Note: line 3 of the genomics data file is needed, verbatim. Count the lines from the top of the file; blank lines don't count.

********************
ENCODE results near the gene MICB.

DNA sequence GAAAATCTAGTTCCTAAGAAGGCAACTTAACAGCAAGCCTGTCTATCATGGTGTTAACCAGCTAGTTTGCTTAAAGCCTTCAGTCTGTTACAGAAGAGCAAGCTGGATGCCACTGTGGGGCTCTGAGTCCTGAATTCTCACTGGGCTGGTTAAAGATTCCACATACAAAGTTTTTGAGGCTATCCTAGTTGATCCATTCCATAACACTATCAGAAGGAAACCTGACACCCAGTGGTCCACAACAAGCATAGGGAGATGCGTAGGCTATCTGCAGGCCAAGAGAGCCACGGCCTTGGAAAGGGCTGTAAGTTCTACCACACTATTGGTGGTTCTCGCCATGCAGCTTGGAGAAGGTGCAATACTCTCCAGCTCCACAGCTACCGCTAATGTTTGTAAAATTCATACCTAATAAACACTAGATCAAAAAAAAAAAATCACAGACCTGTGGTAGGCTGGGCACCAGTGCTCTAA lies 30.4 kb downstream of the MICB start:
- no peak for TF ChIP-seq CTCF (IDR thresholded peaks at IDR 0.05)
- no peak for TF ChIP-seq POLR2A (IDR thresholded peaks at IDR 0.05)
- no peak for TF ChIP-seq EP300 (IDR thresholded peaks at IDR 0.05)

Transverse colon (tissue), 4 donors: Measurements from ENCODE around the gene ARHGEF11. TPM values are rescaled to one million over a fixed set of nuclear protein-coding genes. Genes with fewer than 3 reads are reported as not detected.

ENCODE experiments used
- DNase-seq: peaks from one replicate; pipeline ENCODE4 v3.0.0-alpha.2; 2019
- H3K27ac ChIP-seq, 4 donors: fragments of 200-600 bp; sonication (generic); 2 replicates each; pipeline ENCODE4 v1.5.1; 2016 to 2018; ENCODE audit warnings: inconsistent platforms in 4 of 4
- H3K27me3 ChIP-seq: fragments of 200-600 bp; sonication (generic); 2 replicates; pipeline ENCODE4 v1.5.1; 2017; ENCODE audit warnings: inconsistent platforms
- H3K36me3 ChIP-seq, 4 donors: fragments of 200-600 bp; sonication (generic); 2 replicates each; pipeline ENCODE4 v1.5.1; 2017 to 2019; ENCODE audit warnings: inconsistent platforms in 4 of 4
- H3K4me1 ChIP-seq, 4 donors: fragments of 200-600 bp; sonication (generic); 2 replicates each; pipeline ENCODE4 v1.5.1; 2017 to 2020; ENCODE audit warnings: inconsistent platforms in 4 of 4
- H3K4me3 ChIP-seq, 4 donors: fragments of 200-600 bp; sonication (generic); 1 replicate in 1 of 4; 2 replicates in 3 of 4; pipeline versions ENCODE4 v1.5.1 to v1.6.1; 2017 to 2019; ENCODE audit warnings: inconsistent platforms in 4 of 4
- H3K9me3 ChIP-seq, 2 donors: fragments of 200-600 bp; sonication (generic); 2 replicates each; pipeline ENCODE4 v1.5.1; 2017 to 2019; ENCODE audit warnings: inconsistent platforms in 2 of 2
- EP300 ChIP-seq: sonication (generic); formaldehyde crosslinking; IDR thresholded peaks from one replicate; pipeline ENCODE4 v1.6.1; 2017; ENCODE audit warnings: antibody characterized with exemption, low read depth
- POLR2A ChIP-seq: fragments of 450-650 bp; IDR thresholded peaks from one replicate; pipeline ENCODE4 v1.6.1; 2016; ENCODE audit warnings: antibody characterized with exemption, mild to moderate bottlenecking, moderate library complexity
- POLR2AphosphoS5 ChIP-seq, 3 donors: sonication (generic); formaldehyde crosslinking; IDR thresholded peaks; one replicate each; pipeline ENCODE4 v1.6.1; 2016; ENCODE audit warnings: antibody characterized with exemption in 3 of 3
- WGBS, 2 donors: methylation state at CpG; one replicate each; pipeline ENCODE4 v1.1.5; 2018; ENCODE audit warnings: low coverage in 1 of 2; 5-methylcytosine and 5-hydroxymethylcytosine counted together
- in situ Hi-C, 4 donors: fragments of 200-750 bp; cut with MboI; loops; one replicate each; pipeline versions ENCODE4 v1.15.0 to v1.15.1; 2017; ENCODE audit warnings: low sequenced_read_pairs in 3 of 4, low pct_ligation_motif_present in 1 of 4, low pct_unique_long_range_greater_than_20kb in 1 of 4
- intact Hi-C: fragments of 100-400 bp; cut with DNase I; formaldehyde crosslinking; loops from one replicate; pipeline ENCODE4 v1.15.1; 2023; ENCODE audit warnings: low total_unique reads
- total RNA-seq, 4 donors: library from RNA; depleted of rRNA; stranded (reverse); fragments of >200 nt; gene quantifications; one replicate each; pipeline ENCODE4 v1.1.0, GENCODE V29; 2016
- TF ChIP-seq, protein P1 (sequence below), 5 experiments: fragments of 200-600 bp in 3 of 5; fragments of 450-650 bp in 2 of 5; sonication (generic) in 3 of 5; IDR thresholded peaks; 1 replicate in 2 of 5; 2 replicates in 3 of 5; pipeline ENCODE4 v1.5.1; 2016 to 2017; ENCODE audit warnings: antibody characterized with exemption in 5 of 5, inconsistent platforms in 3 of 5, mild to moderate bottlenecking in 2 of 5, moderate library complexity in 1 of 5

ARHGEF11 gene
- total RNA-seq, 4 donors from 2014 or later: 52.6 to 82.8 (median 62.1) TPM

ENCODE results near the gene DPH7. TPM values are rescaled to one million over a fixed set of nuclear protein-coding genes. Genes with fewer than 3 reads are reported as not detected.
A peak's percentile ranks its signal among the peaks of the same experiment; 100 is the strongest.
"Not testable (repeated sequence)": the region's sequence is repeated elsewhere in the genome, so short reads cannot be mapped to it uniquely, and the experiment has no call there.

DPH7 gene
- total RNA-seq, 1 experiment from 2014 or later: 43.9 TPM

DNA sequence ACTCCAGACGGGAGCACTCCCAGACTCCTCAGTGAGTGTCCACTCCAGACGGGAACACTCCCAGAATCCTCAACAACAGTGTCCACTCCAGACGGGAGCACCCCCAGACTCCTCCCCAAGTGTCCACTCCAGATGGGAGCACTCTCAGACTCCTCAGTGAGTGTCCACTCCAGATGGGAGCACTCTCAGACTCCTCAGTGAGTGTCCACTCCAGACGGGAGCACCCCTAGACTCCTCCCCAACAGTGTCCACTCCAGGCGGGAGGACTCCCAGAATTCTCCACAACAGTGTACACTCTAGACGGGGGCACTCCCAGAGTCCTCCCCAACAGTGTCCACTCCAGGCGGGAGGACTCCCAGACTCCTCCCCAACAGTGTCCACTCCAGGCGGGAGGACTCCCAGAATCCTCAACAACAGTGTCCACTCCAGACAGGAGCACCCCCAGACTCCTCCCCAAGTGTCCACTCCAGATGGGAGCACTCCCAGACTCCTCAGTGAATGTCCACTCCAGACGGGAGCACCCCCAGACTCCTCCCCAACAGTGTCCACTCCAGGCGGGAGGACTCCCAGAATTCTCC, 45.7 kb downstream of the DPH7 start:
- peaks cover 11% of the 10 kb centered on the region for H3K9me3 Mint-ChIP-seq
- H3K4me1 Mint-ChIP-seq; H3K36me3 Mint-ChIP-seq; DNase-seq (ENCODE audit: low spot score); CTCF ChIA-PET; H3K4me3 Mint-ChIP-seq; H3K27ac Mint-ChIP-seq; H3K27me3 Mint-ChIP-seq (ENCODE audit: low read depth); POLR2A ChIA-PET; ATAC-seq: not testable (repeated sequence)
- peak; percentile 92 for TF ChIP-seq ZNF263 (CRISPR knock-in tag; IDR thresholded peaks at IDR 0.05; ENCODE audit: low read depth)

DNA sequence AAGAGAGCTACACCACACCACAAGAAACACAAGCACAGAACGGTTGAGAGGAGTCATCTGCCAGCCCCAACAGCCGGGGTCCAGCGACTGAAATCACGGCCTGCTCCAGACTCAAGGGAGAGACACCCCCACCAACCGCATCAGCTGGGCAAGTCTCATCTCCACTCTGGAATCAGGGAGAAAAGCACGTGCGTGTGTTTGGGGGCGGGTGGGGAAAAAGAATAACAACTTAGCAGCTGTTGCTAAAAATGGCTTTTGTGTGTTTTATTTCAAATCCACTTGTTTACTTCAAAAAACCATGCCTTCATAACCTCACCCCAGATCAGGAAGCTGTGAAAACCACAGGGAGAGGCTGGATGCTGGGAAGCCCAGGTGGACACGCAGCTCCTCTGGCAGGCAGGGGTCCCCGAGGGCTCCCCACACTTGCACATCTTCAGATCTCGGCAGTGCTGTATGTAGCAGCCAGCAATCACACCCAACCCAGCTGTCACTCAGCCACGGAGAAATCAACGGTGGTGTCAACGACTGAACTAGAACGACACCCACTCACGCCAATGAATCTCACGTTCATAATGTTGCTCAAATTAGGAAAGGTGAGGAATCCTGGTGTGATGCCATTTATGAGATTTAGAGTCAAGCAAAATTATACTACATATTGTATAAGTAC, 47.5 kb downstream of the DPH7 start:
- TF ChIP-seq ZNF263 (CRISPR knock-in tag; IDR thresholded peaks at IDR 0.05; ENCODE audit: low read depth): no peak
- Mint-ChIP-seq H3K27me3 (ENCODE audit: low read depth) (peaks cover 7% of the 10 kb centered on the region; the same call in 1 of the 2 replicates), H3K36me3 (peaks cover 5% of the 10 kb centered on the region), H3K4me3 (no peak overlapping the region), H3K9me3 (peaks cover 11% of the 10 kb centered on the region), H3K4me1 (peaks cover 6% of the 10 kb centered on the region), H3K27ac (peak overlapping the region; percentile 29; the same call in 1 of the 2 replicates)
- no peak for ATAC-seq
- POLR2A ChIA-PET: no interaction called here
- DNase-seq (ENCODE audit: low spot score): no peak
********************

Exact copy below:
- no peak for TF ChIP-seq CTCF (IDR thresholded peaks at IDR 0.05)